Monday, August 31, 2009

Altared Plans, Chapter One, Part 1

For the next several days, I'm going to post a few pages each day of the first chapter of my LDS romance, Altared Plans. Enjoy!


Her wedding day. A day she’d never forget. A perfect day that would begin her perfect life with her perfect husband. It couldn’t be anything but perfect because that’s how she’d planned it.

Caitlyn grabbed her hand mirror. She tucked a wisp of her dark blond hair behind her ear as she examined her makeup for the hundredth time. The hum of the engine was the only sound in the car.

“You look beautiful,” her mom said as she turned from the front seat of the car to look at Caitlyn. “The temple isn’t too far away; are you getting nervous?”

“Kind of. But, I don’t know why. After all, I’ve been planning this day for so long and everything is falling into place.” A smile spread across her face, lighting up her eyes. “By this afternoon, I’ll be Caitlyn Haggerty.” She couldn’t help but feel the joy as it bubbled to the surface. Soon Justin would be her husband and she wanted nothing more than to spend her life, and all of eternity, loving him.

“I’m glad it all worked out for you,” her younger sister said with a shrug.
Caitlyn jerked her head back and gave Lindsay an incredulous look. “Did you think it wouldn’t?”

“I figured you’d meet another guy while you were at BYU. I didn’t think you’d actually wait for him.” Lindsay snatched a tube of lip gloss from Caitlyn’s makeup bag.


Lindsay shrugged again.

“No way. Justin is the only one for me. Has been since high school. I can’t imagine my life without him.” She paused. “And, after today, I won’t have to. We’ll be married and all my dreams will come true.” A vision of Justin’s smiling face with his sky-blue eyes and blond, wavy hair flashed across her mind.

“So,” Lindsay said as she applied the lip gloss, “where’s he been for the last few days?”

“Huh?” Caitlyn blinked her eyes a few times.

“He didn’t even come over for Christmas dinner.”

“Your point?”

“Shouldn’t your fiancĂ© have eaten Christmas dinner with you?”

“He wanted to spend time with his family. He’s sweet like that. And then he went down to Newport Beach to see an old companion. You know, bachelor stuff.”

“Isn’t that kind of weird?”

“No. Not at all. We’ll have plenty of Christmases together. I think it’s fine he wanted to spend time with his family and with Troy.” It was fine. Just because they didn’t spend Christmas together like she’d hoped didn’t mean anything. They’d be sealed today and have the rest of their lives and eternity to be together. It wasn’t weird. Caitlyn assured herself that Lindsay was still a teenager and she didn’t understand such things.

“Whatever you say. I—“

“Let’s not talk about it anymore. It’s my wedding day and I only want happy thoughts.” She gazed at herself in the mirror and recalled their first date when Justin had tried to teach her to surf. She kept falling off the board into the cool ocean water, sometimes even slipping below the surface. She could almost taste the salt on her lips.

When he placed his arms around her to help steady her on the board, her skin tingled, and it wasn’t because she was cold. She closed her eyes and immersed herself in memories of Justin’s embrace.

“Cait . . . Cait . . . Cait?” Lindsay intruded on her daydream.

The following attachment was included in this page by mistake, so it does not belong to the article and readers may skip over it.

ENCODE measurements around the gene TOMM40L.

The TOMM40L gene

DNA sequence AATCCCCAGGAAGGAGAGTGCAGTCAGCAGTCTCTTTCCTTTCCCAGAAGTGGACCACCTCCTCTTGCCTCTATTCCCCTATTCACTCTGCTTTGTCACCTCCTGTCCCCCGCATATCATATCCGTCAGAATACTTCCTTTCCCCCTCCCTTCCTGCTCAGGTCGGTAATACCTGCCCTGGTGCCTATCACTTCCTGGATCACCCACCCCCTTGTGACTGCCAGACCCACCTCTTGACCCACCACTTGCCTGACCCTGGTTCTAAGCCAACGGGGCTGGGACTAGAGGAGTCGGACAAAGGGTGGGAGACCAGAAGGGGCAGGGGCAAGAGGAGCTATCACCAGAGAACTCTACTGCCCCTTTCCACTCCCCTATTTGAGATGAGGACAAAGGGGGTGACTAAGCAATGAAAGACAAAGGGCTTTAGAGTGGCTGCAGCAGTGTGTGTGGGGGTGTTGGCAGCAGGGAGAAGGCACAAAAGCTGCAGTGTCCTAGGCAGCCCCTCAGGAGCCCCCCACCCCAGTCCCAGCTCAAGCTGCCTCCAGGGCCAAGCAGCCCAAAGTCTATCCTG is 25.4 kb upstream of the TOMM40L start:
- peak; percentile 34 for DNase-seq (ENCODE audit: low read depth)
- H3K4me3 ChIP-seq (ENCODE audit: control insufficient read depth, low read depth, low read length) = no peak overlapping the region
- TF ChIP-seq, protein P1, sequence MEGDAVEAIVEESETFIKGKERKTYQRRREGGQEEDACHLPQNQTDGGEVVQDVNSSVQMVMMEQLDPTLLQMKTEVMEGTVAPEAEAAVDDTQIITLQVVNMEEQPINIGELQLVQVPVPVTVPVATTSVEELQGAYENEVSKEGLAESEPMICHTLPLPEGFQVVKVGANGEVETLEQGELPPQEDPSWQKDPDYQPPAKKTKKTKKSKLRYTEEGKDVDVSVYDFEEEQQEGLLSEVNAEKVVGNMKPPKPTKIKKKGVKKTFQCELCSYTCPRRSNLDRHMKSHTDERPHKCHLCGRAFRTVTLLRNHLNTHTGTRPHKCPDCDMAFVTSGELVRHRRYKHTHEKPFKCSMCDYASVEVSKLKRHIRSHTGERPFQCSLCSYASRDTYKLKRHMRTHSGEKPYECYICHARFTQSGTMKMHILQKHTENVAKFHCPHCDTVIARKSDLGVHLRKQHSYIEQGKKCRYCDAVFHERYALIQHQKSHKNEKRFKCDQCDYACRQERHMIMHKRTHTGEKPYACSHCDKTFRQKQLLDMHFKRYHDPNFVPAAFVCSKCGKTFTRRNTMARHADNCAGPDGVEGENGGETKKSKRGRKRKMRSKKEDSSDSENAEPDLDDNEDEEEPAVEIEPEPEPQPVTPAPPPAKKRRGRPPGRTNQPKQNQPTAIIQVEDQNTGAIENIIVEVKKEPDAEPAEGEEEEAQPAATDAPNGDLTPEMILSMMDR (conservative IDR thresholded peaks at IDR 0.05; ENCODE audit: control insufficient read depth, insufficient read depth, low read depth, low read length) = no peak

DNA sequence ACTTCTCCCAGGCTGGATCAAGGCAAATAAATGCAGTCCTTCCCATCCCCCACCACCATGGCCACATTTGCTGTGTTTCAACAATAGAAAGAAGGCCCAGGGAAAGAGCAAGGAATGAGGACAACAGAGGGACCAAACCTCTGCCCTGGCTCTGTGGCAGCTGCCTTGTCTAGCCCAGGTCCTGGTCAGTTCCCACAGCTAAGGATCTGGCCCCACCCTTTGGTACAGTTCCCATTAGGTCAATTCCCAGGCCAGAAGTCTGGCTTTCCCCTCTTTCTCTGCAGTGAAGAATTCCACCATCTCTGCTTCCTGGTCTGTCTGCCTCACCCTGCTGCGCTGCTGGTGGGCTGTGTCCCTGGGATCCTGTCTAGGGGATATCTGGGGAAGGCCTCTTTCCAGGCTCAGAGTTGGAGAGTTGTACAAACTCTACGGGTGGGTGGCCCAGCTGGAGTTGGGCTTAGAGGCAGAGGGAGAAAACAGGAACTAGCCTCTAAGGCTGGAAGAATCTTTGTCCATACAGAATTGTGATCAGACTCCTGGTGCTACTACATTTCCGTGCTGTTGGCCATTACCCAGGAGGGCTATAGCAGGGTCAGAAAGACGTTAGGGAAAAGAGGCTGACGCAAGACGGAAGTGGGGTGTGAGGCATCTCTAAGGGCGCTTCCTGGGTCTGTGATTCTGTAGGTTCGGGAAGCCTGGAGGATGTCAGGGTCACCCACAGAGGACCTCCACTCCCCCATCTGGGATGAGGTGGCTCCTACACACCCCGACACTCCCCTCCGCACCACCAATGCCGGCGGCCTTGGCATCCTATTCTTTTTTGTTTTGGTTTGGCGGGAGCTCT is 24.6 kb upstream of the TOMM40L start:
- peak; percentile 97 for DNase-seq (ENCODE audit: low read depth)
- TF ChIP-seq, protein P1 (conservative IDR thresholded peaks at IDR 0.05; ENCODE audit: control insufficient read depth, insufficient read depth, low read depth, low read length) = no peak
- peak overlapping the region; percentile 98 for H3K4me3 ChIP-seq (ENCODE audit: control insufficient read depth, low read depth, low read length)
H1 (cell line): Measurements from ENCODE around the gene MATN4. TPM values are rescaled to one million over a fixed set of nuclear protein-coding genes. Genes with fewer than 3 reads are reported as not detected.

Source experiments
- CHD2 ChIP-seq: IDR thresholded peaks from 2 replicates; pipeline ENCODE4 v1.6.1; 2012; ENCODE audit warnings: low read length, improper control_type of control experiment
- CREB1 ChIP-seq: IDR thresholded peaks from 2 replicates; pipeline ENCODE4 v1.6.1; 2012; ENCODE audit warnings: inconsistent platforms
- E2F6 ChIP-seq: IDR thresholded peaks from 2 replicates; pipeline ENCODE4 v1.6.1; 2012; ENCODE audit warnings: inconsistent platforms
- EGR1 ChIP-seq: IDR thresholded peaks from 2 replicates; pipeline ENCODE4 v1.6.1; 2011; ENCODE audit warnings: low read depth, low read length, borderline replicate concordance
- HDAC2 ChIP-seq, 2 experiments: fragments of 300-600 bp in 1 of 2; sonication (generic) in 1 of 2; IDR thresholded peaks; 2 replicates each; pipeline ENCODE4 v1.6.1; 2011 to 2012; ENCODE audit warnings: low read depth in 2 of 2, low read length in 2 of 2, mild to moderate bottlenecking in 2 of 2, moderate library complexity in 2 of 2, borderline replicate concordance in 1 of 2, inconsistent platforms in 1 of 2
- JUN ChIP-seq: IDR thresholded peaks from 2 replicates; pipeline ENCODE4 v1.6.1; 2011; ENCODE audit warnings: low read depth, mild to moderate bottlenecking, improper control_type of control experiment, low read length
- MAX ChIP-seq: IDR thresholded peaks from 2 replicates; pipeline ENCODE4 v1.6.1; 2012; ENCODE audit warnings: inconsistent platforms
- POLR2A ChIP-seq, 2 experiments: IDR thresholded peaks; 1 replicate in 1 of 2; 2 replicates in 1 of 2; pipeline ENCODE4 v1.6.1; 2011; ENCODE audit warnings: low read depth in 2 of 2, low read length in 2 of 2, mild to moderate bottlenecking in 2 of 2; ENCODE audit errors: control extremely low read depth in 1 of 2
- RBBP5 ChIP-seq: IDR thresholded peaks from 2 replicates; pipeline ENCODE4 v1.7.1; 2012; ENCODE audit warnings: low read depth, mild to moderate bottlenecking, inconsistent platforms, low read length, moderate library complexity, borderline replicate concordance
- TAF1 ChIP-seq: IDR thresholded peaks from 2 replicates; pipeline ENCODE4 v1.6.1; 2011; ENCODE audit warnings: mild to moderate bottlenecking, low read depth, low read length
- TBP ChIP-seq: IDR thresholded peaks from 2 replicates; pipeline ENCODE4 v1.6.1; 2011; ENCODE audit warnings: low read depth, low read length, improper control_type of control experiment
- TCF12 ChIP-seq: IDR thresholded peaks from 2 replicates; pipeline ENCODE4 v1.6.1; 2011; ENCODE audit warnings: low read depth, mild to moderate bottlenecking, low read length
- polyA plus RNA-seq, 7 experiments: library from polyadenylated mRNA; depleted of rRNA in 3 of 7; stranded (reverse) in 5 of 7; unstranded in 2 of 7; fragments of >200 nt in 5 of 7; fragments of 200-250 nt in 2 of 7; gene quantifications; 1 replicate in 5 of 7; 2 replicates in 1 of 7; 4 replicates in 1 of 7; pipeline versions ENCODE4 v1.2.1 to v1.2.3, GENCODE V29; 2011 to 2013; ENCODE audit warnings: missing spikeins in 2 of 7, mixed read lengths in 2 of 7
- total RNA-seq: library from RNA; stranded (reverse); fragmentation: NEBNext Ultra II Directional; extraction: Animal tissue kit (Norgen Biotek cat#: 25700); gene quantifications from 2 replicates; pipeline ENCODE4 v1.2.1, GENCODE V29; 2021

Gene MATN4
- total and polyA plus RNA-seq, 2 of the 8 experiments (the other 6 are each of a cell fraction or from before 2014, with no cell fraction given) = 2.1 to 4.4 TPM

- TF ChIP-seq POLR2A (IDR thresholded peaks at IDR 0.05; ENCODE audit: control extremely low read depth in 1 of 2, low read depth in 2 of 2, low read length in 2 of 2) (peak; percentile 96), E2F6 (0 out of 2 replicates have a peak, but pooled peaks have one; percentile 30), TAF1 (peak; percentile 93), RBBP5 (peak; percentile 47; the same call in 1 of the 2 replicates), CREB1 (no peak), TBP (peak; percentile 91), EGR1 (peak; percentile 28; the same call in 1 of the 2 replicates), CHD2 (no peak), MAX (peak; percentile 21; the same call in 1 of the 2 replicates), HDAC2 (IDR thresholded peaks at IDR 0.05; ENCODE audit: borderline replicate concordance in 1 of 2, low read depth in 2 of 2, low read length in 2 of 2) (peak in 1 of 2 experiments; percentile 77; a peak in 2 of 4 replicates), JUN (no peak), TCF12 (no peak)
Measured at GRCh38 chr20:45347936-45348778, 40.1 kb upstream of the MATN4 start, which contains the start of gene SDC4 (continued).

“Mom asked if you double-checked everything before we left the house.”

Caitlyn did a mental tally of the contents of the trunk. “The garment bag with my dress and veil. My shoes—“

“You’re sure,” her mother asked.

“Yes. The photographer will be in the courtyard so he can capture us as soon as we come out of the temple, right?”

“That’s what he said when I called yesterday,” her mother answered.

“I think everything is all in place then,” Caitlyn said, happiness enveloping her.

“As long as Justin shows up.” Lindsay let out a laugh.

Caitlyn gave her a look. “Ha. Ha.”

“I still don’t agree with the rules about your Mormon temples. A father should be able to see his daughter’s wedding,” her dad said over his shoulder, his voice stern.

“Dad, we’ve already discussed this a thousand times.”

“I don’t understand why the Episcopal Church where your mom and I were married wasn’t an option. All Saints by the Sea is a beautiful building right near the ocean and all of our family could’ve attended.”

“Because I want to be sealed for eternity. I don’t want to marry Justin for this life—“


“Robert,” her mom interrupted. She squeezed his arm, “Please, not today. Cait’s made her decision and this is her day. Let’s not ruin it with another argument.”

“You’ll be able to see the ceremony,” her father said to her mother. “It isn’t right. A church shouldn’t separate families on a day like today.”

A few moments of silence followed. Her dad finally said, “I’m sorry, Caitie. You know how much I love you. I’m disappointed, that’s all. I’ve looked forward to your wedding day ever since I first held you in my arms.”

Caitlyn reached up and patted her dad’s shoulder. “I know, but this is the right thing for me to do. I’ll see you as soon as we come out. You’ll be the first one I hug.”

Read Part 2 of Chapter One

Wednesday, August 26, 2009

Ted Kennedy

I have never, ever agreed with Ted Kennedy's politics. In fact, I have never agreed with any of the Kennedys or their agendas. I wasn't born when JFK was assassinated and I've never been mesmerized by that or "Camelot." I think the press glamorized the Kennedy family, making them bigger-than-life, and never held them to the same moral compass as others have been held to.